472 households were invited to participate; 433 participated in the allocation stage; 176 were awarded contracts
Sample size (or number of clusters) by treatment arms
Number of households participating in each arm (awarded contracts in each arm):
Lottery: 228 (91) households
Auction: 205 (85) households
Minimum detectable effect size for main outcomes (accounting for sample design and clustering)
Supporting Documents and Materials

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IRB
INSTITUTIONAL REVIEW BOARDS (IRBs)
IRB Name
Tufts University
IRB Approval Date
Details not available
IRB Approval Number
1109009
IRB Name
Harvard University
IRB Approval Date
Details not available
IRB Approval Number
F16307
Post-Trial
Post Trial Information
Study Withdrawal
Intervention
Is the intervention completed?
Yes
Intervention Completion Date
December 31, 2011, 12:00 AM +00:00
Is data collection complete?
Yes
Data Collection Completion Date
December 31, 2011, 12:00 AM +00:00
Final Sample Size: Number of Clusters (Unit of Randomization)
Study not clustered
Was attrition correlated with treatment status?
No
Final Sample Size: Total Number of Observations
472
Final Sample Size (or Number of Clusters) by Treatment Arms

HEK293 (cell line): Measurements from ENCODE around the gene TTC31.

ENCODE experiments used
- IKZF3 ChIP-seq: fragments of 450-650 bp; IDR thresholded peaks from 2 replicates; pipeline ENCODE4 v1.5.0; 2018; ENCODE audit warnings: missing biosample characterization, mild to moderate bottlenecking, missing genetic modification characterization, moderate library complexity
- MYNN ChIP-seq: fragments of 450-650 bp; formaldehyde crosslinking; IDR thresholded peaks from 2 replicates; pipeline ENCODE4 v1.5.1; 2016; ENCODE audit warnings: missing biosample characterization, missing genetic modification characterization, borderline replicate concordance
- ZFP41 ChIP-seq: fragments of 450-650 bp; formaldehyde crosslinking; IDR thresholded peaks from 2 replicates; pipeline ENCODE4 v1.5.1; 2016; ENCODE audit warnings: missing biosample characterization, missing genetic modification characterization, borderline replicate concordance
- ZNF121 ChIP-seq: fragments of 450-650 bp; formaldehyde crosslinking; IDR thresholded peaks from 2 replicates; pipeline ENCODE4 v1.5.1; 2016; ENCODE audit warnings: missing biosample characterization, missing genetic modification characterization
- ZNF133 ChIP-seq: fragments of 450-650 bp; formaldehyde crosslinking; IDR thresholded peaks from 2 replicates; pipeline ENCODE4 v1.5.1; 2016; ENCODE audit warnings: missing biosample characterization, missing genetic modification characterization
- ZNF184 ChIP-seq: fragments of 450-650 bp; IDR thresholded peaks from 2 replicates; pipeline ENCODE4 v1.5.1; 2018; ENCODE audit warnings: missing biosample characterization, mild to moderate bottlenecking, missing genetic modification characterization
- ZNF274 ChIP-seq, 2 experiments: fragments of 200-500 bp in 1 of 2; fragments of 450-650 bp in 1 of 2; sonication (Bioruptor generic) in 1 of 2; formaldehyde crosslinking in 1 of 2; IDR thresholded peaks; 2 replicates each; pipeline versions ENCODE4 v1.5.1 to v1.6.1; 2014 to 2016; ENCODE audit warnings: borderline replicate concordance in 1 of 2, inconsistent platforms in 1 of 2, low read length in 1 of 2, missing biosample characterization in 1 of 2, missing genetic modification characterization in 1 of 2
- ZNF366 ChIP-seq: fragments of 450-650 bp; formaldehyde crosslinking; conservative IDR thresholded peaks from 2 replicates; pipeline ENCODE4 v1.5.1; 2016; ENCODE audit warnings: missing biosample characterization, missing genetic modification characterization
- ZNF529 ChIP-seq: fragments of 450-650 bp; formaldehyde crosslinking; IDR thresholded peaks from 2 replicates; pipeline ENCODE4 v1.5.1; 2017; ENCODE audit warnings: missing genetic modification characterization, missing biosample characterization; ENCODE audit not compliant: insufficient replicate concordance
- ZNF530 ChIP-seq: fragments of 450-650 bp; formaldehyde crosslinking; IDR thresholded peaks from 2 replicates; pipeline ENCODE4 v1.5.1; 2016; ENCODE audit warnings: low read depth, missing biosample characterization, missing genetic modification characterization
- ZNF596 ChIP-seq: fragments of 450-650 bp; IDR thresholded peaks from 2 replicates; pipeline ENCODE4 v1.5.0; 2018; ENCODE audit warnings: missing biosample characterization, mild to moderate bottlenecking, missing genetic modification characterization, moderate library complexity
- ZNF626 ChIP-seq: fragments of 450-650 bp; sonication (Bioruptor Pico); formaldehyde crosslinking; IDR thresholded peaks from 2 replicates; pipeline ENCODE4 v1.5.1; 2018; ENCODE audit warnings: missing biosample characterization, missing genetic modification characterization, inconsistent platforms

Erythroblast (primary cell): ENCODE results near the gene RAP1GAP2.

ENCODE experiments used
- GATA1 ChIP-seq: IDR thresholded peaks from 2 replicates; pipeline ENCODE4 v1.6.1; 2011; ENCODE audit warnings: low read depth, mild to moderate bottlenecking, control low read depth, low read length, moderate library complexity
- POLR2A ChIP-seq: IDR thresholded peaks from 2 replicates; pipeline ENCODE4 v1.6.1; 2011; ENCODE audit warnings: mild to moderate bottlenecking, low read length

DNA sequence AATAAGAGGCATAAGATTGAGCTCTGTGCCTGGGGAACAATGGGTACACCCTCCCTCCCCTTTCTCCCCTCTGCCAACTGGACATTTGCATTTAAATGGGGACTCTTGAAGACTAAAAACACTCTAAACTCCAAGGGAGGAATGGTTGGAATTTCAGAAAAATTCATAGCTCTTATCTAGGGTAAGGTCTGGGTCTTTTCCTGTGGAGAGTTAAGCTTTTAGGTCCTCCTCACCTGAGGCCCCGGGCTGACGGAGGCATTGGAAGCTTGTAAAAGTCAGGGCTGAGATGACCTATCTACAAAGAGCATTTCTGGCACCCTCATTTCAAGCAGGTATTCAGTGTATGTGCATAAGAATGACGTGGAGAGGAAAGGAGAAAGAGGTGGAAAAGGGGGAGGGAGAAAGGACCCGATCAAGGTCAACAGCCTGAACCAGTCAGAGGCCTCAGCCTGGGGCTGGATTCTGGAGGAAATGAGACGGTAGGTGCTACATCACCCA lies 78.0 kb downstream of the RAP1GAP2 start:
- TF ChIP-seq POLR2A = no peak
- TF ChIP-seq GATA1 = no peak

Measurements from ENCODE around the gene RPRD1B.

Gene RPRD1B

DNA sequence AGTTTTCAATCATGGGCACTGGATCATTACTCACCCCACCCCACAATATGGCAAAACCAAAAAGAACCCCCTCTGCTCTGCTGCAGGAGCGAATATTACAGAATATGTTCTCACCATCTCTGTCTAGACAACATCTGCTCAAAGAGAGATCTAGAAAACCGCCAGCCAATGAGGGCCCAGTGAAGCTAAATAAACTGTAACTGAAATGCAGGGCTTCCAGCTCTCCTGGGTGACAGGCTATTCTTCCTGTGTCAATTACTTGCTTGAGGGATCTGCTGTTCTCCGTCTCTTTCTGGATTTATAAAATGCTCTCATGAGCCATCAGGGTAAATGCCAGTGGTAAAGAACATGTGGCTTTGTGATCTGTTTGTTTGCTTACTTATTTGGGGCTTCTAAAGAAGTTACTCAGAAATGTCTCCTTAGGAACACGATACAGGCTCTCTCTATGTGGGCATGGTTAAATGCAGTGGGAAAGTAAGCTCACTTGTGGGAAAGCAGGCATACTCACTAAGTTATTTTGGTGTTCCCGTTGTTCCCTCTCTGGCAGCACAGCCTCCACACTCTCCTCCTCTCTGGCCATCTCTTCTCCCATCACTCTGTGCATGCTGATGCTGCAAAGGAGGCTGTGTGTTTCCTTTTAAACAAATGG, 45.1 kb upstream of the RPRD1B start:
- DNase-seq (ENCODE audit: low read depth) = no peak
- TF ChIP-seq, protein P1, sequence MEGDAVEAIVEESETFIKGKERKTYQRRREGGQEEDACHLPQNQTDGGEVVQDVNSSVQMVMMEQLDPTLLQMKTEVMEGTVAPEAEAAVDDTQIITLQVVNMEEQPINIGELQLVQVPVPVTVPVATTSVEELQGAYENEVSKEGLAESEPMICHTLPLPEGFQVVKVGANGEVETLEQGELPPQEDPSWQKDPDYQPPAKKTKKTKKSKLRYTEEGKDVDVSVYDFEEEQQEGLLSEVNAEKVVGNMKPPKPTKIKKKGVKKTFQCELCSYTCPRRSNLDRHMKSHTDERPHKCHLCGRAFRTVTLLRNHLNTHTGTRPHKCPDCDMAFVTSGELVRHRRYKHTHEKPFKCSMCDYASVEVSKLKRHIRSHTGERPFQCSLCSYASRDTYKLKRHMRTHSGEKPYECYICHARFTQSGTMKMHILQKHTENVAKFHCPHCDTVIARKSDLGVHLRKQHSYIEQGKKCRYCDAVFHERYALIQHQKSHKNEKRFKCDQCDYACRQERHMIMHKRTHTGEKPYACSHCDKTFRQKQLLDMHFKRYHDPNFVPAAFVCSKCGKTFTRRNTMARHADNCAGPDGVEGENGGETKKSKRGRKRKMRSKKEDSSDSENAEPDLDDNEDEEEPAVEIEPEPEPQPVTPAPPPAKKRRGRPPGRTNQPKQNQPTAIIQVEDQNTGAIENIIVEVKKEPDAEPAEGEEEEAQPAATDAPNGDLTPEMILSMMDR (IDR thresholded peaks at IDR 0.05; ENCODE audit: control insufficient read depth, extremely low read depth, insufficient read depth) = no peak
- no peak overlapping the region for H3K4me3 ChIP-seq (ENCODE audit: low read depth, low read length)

NA
Data Publication
Data Publication
Is public data available?
Yes
Program Files
Program Files
Yes
Reports, Papers & Other Materials
Relevant Paper(s)
Abstract
PRIVATE INFORMATION AND THE ALLOCATION OF LAND USE SUBSIDIES IN MALAWI

Efficient targeting of public programs is difficult when the cost or benefit to potential recipients is private information. This study illustrates the potential of self-selection to improve allocational outcomes in the context of a program that subsidizes tree planting in Malawi. Landholders who received a tree planting contract as a result of bidding in an auction kept significantly more trees alive over a three year period than did landholders who received the contract through a lottery. The gains from targeting on private information through the auction represent a 30 percent cost savings per surviving tree for the implementing organization.
Citation
Jack, B Kelsey. 2013. "Private Information and the Allocation of Land Use Subsidies in Malawi." American Economic Journal: Applied Economics 5(3): 113-35.
REPORTS & OTHER MATERIALS